If you are interested in looking at more art samples there are a number of other pages on my website (equineblogireland) that offer more links to equine art pages, such as the Equine Market Stall and the not quite out of season post Horsey Gift Ideas for Christmas.
Fleeces & Throws
If standard art is not your thing how about a sem-practical piece of art in the form of a horsey throw or rug. These gift ideas are obviously a little more expensive but well worth the money.
Or how about the ultimate in luxury a king size fleece set, this would certainly keep any horse lover warm right through the coldest of winters. And if the cost is a little off-putting at $120 perhaps it could be a combined family present.
These products are all available on Amazon and there are plenty of other ideas if you want to click the links or search for horse art.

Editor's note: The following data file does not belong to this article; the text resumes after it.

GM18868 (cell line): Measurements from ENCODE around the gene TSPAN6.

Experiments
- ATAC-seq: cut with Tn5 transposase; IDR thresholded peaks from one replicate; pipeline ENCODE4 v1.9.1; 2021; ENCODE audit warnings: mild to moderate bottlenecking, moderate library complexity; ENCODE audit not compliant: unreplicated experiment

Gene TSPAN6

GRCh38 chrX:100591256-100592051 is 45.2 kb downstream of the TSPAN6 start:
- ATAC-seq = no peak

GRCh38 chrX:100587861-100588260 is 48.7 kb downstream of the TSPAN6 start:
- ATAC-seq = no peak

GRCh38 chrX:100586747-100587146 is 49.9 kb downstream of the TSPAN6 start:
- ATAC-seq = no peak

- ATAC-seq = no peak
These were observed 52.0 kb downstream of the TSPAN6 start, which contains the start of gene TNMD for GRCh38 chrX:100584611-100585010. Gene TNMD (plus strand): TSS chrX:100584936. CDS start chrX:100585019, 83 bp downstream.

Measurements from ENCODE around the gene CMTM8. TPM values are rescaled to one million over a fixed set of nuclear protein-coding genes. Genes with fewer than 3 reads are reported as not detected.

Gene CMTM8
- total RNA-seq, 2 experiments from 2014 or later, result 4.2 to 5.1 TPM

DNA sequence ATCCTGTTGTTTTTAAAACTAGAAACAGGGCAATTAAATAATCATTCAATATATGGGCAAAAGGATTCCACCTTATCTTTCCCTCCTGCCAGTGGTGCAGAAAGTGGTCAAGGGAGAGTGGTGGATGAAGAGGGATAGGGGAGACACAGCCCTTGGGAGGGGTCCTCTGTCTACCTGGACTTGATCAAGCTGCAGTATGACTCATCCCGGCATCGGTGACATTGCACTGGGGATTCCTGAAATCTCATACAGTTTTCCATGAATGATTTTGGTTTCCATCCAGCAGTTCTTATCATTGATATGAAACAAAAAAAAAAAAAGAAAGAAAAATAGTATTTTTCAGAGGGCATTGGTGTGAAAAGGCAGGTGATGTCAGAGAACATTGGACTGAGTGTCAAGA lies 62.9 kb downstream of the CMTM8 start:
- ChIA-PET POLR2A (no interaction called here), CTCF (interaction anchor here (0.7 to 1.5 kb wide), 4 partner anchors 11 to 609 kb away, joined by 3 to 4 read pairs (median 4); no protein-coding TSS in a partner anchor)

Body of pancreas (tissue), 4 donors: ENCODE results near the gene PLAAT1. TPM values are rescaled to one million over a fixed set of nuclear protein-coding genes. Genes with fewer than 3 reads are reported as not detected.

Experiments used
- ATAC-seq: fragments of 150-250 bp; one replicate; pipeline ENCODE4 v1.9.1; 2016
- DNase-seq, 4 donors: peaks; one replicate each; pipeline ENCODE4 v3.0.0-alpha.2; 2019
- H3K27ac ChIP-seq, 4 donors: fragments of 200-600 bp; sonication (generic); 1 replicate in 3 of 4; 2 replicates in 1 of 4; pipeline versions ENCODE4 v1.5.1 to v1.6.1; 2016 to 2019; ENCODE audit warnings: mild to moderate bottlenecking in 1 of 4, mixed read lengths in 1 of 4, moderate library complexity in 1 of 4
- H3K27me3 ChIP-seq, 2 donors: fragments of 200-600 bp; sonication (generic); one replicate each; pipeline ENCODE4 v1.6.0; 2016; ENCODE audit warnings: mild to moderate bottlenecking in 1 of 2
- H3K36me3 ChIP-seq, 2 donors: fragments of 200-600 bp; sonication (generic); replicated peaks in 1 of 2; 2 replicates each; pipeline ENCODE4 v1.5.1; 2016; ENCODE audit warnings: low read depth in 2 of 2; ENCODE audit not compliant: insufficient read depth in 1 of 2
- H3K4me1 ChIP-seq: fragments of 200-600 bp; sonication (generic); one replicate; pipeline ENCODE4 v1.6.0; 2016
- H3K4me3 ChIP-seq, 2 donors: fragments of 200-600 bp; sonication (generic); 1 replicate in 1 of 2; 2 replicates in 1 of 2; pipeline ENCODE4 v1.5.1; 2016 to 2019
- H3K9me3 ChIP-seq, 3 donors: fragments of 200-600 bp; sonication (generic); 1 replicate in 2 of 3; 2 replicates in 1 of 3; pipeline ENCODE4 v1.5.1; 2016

The next site only sells art products but it is well worth a visit.
Society 6 Products
The main equine art site that I often mention on this blog site is society 6, a curator site that allows local artists to sell their products in a variety of forms.
As well as promoting local artists society 6 provides the art in a variety of ways including some of the products shown below.
Most designs can be bought across a range of products from iPhone covers to cushions.
These designs are all produced by the artist Tanja Reidel and there are also other options such as T-shirts and hoodies as well as computer cases and some rugs and throws.
If horse art is really not an option and the present has to be more horsey, then here are some more ideas.
Riding lessons – yes even the experts need more lessons (especially when it’s raining and the lessons are indoors)
Gift vouchers (tack room) – so that the present can be guaranteed to be the right one
Gift vouchers for clothing